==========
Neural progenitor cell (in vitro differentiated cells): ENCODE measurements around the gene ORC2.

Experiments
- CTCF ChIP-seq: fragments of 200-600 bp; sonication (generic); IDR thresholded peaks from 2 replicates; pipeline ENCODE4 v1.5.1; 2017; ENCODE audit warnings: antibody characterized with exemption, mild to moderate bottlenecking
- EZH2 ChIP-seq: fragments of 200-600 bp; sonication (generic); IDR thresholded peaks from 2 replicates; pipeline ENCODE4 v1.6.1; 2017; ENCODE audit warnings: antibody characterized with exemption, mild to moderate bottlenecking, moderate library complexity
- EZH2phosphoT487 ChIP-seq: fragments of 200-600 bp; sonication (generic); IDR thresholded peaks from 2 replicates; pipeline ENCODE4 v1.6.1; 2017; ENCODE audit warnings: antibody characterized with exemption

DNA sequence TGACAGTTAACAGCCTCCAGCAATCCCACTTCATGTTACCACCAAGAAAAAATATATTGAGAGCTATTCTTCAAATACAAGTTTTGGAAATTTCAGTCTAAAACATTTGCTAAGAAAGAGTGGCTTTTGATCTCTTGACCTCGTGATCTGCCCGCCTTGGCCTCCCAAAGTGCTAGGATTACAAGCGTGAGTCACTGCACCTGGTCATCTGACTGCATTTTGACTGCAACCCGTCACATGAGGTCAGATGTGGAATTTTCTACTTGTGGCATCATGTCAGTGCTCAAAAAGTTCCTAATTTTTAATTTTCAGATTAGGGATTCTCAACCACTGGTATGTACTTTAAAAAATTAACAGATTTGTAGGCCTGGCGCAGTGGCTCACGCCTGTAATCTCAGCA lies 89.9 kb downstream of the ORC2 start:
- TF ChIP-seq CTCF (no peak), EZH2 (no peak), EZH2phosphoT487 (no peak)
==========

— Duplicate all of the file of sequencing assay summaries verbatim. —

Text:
Neural progenitor cell (in vitro differentiated cells): ENCODE measurements around the gene ORC2.

Experiments
- CTCF ChIP-seq: fragments of 200-600 bp; sonication (generic); IDR thresholded peaks from 2 replicates; pipeline ENCODE4 v1.5.1; 2017; ENCODE audit warnings: antibody characterized with exemption, mild to moderate bottlenecking
- EZH2 ChIP-seq: fragments of 200-600 bp; sonication (generic); IDR thresholded peaks from 2 replicates; pipeline ENCODE4 v1.6.1; 2017; ENCODE audit warnings: antibody characterized with exemption, mild to moderate bottlenecking, moderate library complexity
- EZH2phosphoT487 ChIP-seq: fragments of 200-600 bp; sonication (generic); IDR thresholded peaks from 2 replicates; pipeline ENCODE4 v1.6.1; 2017; ENCODE audit warnings: antibody characterized with exemption

DNA sequence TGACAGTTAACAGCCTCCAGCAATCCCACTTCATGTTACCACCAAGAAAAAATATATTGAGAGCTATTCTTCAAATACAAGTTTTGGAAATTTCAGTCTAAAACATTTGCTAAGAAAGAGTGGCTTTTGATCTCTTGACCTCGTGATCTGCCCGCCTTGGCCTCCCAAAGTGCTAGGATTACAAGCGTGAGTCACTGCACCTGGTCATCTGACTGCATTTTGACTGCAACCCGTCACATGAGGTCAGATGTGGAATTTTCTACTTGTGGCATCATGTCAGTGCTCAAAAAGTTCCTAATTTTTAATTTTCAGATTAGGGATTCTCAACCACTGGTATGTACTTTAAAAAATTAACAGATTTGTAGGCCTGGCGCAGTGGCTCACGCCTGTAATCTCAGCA lies 89.9 kb downstream of the ORC2 start:
- TF ChIP-seq CTCF (no peak), EZH2 (no peak), EZH2phosphoT487 (no peak)